Topeka A commission bypassed Republican Gov. Sam Brownback's top attorney and a prominent conservative judge in naming finalists for a Kansas Court of Appeals seat on Thursday, an announcement certain to inspire a legislative debate about the selection process.
The statewide judicial nominating commission nominated a veteran western Kansas trial court judge, a Kansas City-area prosecutor and a Topeka attorney for the vacancy on the state's second-highest court.
Brownback has until Jan. 14 to choose one of the three for the vacancy on the state's second-highest court, or the decision will be made by the Kansas Supreme Court's chief justice.
The finalists — picked out of 20 applicants — are: Stevens County District Judge Kim Schroeder; Steven J. Obermeier, senior deputy district attorney in Johnson County; and Teresa Watson, a Topeka lawyer who's served as a research attorney for both of the state's appellate courts.
Brownback favorites Caleb Stegall, the governor's chief counsel and a former Jefferson County attorney, and Sedgwick County District Judge Tony Powell also applied for the vacancy. Powell was a leading spokesman for anti-abortion Republicans in the Kansas House before taking his judgeship in 2003.
Conservative Republican legislators, activists and their political allies have complained for years the commission is dominated by the lawyers who make up a majority of the panel tend to favor moderate and left-of-center attorneys with ties to the legal establishment. The Legislature has no role in the selection of Court of Appeals judges and Supreme Court justices, and voters determine whether they stay on the bench.
House Judiciary Committee Chairman Lance Kinzer, an Olathe Republican, said the announcement again confirms that the selection process makes it "virtually impossible" for prominent conservatives like Powell and Stegall to be appointed to the appellate courts.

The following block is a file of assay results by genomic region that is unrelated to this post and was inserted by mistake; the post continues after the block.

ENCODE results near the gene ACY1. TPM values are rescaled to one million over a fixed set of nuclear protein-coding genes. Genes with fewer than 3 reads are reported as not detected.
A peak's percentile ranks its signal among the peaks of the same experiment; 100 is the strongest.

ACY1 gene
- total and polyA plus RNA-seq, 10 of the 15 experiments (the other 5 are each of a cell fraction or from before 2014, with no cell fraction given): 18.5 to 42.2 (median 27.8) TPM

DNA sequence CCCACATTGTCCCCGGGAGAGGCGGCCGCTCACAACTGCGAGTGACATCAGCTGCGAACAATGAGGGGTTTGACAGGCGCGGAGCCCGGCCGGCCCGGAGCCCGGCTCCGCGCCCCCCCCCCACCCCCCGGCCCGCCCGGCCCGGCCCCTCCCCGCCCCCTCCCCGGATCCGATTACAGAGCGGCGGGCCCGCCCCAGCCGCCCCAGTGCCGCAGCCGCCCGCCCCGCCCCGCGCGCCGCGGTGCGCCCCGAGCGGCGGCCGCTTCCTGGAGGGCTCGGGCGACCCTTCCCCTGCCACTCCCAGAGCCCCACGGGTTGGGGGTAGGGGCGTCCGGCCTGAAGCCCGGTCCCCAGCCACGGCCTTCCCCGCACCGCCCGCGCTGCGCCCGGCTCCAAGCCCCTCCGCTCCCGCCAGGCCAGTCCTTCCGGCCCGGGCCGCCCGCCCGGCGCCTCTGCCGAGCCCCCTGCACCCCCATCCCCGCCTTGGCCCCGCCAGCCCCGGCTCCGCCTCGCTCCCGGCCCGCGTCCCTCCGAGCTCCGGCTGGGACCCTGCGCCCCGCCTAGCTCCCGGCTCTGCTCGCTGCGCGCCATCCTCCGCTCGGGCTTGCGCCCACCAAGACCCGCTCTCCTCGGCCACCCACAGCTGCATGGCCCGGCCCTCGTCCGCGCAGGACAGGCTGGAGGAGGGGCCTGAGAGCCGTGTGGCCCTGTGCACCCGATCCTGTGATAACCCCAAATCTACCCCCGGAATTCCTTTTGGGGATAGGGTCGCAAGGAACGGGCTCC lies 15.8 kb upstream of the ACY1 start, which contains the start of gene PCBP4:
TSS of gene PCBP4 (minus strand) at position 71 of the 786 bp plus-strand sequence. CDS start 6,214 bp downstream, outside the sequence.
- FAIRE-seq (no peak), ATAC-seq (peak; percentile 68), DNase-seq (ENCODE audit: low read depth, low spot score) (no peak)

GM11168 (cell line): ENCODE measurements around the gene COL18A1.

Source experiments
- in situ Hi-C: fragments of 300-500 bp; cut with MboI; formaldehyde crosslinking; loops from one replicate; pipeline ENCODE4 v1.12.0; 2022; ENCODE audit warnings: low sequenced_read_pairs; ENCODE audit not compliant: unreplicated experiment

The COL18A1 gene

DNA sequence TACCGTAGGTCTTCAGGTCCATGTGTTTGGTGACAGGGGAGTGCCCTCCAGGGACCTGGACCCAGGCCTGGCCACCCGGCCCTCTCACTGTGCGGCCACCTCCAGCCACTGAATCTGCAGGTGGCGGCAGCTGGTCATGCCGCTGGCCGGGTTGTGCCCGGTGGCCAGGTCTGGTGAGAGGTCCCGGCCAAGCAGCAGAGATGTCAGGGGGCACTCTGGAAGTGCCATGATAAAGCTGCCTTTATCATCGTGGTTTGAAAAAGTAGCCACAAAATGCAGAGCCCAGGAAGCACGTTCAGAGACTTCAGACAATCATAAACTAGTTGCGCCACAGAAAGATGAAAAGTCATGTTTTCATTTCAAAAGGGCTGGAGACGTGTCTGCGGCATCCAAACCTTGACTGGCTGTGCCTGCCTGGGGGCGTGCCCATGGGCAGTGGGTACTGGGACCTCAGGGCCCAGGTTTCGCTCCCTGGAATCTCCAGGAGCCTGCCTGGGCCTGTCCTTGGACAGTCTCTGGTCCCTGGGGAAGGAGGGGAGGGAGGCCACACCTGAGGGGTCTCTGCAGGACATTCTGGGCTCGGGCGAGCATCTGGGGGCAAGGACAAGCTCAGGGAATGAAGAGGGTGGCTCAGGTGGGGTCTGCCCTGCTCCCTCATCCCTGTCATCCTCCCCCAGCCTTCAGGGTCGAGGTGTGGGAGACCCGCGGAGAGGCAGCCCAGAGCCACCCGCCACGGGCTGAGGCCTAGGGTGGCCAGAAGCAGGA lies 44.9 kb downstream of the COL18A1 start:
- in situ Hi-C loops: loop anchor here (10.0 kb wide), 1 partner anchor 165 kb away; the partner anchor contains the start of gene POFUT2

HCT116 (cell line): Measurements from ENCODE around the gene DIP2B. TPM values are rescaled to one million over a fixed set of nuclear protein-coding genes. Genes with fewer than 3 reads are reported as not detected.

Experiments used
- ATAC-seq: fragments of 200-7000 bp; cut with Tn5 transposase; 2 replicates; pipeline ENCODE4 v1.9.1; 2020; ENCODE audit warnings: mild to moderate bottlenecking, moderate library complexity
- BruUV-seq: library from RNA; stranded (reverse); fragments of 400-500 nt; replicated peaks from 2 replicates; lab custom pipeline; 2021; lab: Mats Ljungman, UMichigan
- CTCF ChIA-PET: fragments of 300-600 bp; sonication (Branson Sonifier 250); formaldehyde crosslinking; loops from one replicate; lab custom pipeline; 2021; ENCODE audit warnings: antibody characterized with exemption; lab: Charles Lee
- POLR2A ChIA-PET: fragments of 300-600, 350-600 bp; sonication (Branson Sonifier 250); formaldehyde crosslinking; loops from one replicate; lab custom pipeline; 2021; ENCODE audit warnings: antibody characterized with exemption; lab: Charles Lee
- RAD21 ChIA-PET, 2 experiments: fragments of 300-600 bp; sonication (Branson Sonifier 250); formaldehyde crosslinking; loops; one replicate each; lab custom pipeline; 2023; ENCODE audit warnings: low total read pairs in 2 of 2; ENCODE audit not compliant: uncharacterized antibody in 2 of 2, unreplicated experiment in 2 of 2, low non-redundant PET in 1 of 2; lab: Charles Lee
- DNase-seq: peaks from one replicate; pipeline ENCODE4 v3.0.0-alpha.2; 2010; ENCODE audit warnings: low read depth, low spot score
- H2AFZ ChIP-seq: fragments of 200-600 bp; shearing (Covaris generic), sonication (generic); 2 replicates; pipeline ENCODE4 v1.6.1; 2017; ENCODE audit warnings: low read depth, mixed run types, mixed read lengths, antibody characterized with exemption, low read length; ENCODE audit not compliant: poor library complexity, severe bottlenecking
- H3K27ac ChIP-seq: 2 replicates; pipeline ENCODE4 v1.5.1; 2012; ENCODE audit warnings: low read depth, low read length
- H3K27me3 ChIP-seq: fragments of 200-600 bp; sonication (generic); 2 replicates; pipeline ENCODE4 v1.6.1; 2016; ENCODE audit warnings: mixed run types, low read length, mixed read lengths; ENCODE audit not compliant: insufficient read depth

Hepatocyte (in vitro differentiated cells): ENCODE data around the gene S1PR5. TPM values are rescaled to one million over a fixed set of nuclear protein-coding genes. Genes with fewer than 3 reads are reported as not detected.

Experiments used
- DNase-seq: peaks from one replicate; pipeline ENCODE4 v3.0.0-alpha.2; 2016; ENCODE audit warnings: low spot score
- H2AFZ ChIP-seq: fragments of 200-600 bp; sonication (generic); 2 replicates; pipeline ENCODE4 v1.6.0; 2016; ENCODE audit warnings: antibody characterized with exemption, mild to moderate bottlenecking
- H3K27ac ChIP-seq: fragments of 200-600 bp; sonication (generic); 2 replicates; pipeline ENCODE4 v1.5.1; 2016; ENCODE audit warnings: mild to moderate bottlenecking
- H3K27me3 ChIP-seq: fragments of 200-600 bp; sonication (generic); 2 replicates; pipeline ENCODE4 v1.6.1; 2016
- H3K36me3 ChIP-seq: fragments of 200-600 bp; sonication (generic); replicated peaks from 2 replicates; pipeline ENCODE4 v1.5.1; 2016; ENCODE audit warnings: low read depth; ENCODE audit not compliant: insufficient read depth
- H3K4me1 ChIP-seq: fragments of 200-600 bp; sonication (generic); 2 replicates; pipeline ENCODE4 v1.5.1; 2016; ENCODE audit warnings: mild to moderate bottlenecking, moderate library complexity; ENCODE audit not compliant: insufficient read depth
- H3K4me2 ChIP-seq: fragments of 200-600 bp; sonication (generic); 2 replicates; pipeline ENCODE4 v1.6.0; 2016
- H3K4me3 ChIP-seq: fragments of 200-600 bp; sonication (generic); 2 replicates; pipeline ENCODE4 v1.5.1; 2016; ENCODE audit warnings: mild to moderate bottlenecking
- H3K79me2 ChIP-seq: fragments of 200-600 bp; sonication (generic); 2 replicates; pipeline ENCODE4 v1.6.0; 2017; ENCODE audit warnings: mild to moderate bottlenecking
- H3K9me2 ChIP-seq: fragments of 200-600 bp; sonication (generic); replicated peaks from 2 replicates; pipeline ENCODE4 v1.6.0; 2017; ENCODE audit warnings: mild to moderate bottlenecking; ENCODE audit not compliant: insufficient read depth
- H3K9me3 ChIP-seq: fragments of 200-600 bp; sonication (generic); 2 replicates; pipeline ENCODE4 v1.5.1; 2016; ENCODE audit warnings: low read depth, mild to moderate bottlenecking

Kinzer told The Associated Press that the process "tends to exclude others who are equally qualified because they don't fit the preferred political profile."
He said he's talked to many legislators who are interested in changing the selection process, making the issue a high priority when the Legislature convenes in January.
Commission Chairwoman Anne Burke, an Overland Park attorney, did not immediately return a telephone message seeking comment. Commission members typically don't comment publicly about their choices, but have said they generally ignore political considerations.
Defenders of the current selection process contend it removes politics from the equation.
"Certainly, the nominating commission does not systematically exclude any group of people," said Ron Keefover, a spokesman for the state's appellate courts. "No one focuses in on somebody's particular bent."
Brownback declined to comment Thursday, saying, "I haven't reviewed the whole list yet."
The governor has pushed unsuccessfully for changing state law to have the governor appoint Court of Appeals judges, subject to state Senate confirmation. Kinzer favors the idea but said some lawmakers want to push for the judges to be elected.
Schroeder, Obermeier and Watson are finalists for the position now held by appeals Judge Christel Marquardt, who plans to retire in January. There's a second vacancy on the 13-member court, created by the recent death of Chief Judge Richard Greene.
Schroeder has been a judge in Stevens County since 1999, appointed by then-Gov. Bill Graves, a moderate Republican, but has a 30-year legal career. Obermeier is a career prosecutor in Johnson County, having joined the district attorney's staff in 1985. Watson has been an attorney in private practice since 1994.